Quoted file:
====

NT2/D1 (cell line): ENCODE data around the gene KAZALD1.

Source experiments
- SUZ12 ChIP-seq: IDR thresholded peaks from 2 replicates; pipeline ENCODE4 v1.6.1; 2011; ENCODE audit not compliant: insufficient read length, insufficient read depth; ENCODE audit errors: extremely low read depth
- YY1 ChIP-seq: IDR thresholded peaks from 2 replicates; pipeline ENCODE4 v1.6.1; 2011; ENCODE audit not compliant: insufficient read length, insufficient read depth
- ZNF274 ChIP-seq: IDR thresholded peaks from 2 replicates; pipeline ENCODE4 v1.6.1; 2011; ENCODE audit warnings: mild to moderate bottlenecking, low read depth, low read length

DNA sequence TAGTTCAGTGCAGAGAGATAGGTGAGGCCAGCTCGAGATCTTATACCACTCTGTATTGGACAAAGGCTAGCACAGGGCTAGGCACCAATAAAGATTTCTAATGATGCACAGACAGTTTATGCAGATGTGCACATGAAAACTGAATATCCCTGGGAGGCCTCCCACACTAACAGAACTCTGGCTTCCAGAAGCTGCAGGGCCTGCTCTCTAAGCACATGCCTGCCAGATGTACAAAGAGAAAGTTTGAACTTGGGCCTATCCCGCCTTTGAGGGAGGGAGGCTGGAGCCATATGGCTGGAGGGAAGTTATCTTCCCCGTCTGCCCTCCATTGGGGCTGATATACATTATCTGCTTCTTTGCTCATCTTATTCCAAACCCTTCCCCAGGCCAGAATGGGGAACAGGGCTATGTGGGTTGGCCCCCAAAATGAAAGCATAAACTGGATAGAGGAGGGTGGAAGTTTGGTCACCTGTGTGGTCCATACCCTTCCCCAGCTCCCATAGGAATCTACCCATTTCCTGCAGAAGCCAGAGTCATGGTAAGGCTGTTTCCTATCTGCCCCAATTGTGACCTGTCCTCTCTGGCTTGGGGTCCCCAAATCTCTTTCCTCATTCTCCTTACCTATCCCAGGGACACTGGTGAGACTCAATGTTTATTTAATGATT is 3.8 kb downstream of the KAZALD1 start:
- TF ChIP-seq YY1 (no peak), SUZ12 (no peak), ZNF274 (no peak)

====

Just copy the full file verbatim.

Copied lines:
NT2/D1 (cell line): ENCODE data around the gene KAZALD1.

Source experiments
- SUZ12 ChIP-seq: IDR thresholded peaks from 2 replicates; pipeline ENCODE4 v1.6.1; 2011; ENCODE audit not compliant: insufficient read length, insufficient read depth; ENCODE audit errors: extremely low read depth
- YY1 ChIP-seq: IDR thresholded peaks from 2 replicates; pipeline ENCODE4 v1.6.1; 2011; ENCODE audit not compliant: insufficient read length, insufficient read depth
- ZNF274 ChIP-seq: IDR thresholded peaks from 2 replicates; pipeline ENCODE4 v1.6.1; 2011; ENCODE audit warnings: mild to moderate bottlenecking, low read depth, low read length

DNA sequence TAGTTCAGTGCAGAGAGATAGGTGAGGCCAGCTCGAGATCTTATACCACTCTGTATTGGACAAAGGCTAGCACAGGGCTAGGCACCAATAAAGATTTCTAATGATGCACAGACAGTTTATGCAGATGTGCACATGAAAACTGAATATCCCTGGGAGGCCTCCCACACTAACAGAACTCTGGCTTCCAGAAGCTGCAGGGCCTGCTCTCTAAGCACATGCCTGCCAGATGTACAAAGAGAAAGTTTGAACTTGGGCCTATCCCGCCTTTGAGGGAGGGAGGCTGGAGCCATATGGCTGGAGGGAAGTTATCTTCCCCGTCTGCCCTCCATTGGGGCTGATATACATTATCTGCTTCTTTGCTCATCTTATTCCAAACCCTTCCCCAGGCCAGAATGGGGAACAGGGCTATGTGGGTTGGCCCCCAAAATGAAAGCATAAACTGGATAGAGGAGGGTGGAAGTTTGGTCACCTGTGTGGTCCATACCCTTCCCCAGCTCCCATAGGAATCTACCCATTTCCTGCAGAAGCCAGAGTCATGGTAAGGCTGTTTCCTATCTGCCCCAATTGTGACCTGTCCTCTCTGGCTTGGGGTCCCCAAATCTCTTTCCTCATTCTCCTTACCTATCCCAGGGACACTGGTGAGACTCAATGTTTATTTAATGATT is 3.8 kb downstream of the KAZALD1 start:
- TF ChIP-seq YY1 (no peak), SUZ12 (no peak), ZNF274 (no peak)